Wharf Borer Beetles
The adult beetles can be identified via a black band across the end of both elytra, or wing covers. In addition, wharf borers can be distinguished from other members of the Oedemeridae family via the presence of a single spur on the tibia of the forelegs, and the distance between both eyes (twice the length of one eye). Eggs are oviposited on rotten wood where larvae hatch and burrow to feed on rotten wood.
Adults do not feed and depend on stored energy reserves accumulated during the larval stage. They are considered to be a pest because they damage wood used in building infrastructures.
Conserving ground beetles through habitat manipulations and cultural practices can enhance the natural regulation of arthropod pest and weed populations, reducing the need for chemical controls. Carabid beetles are an incredibly diverse group of insects with over 40,000 species worldwide, 2,000 of which inhabit North America. Adult ground beetles range in size from 2mm to over 35mm (about 1/8 inch to 1 ¼ inch). Many of the nocturnal species are dark black or brown; these are the ones that scurry away for cover when you turn over a dirt clod, rock, or log. Ground beetles can be distinguished from darkling beetles, which are also dark colored and reside on the soil surface, by how fast they move. Diurnal (day- active) species tend to be iridescent and brightly colored or patterned. Carabid beetles typically have long legs, which allow them to move rapidly to capture prey and avoid other predators.
Carabid beetles live in nearly every available habitat, although some species are associated with particular ecosystems, like meadows, woodlands, or crop fields. Due to the habitat specificity of some species, these beetles can be used as biological indicators to assess land use changes among different ecosystems. Carabid beetles employ a wide variety of ecological strategies, however some generalizations can be made to represent the majority of species. Carabid beetles exhibit complete metamorphosis. This means that the insect passes through four separate stages of growth: egg, larva, pupa, and adult. On average, carabid beetles produce one generation per year. After finding a suitable site, females will singly deposit between 30 and 600 oval eggs within the soil or in the layer of plant residues on the soil surface. Protected egg sites are very important because young larvae have limited mobility for finding food and their relatively soft bodies are vulnerable to predators.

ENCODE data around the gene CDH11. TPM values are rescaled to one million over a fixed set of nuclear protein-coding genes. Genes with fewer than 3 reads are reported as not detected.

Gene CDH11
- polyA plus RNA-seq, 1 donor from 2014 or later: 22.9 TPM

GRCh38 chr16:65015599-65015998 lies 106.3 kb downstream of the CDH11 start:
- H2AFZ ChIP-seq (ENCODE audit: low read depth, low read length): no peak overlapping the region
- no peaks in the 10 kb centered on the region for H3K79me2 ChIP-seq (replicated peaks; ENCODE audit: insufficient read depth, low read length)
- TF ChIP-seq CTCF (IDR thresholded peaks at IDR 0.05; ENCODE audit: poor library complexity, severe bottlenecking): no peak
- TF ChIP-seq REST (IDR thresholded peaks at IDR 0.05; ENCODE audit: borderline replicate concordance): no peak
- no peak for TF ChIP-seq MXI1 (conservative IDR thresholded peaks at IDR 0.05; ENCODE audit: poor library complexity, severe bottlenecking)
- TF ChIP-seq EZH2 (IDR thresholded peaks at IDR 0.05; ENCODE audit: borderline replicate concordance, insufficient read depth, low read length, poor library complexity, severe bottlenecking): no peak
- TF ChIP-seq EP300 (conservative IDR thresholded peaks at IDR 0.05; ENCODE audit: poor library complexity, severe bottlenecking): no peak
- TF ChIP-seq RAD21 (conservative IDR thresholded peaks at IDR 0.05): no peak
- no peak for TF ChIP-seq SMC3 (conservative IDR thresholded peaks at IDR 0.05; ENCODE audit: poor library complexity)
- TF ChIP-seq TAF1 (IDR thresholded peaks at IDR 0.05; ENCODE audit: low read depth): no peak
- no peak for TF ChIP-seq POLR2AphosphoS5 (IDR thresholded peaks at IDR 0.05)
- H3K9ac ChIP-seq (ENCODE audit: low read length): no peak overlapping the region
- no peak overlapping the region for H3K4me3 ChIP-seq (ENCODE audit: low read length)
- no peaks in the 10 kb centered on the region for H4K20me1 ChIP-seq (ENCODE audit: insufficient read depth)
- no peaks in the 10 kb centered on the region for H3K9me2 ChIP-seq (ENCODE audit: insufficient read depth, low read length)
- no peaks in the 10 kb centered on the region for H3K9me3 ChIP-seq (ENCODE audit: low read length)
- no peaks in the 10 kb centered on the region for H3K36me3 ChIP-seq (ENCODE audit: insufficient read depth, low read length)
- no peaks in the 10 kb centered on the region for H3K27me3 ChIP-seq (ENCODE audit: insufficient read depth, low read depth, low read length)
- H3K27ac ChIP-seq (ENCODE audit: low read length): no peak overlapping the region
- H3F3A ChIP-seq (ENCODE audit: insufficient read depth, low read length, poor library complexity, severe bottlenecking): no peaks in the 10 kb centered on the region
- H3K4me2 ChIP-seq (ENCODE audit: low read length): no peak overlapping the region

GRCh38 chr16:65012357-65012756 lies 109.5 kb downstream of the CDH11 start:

Parental care, including egg guarding and seed cacheing, has been observed in some species that produce small litters. Species are sometimes distinguished as either having winter or summer larvae. Larvae live entirely under the soil surface, where they pupate usually after three larval stages. Adults can live between one and four years. Larger species, as well as those that over-winter as larvae, tend to have the longest life spans (Lovei and Sunderland 1996). While many ground beetle species have functional wings, flight is used primarily for dispersal, such that they spend nearly their entire lives on the ground.
Some have also been observed climbing plants in search of prey. Carabid beetles are considered to be mostly opportunistic feeders that consume a variety of foods; however, the majority of species have been observed as primarily predatory, feeding on other insects and related organisms. Most species locate food by random search, although some day-active (diurnal) species hunt by sight.
A few species have also been observed to detect chemical cues from springtails, mollusks, and aphids (Lovei and Sunderland 1996). Females tend to have a more varied diet than males. A greater diversity of food types in females has been linked to greater egg size and egg number (Lovei and Sunderland 1996). Larvae and adults typically have similar feeding habits; however, larval diets are more restricted due to a limited search range underground. The natural diets of carabid beetles are still widely undetermined.
Laboratory studies have shown that carabid beetles will eat nearly anything offered, however they typically show food preferences and it is unclear whether or not these feeding habits are typical in nature (Larochelle 1990, Tooley and Brust 2002). Prey preferences can change throughout their life cycle based on nutritional needs or a change in the resources or environment.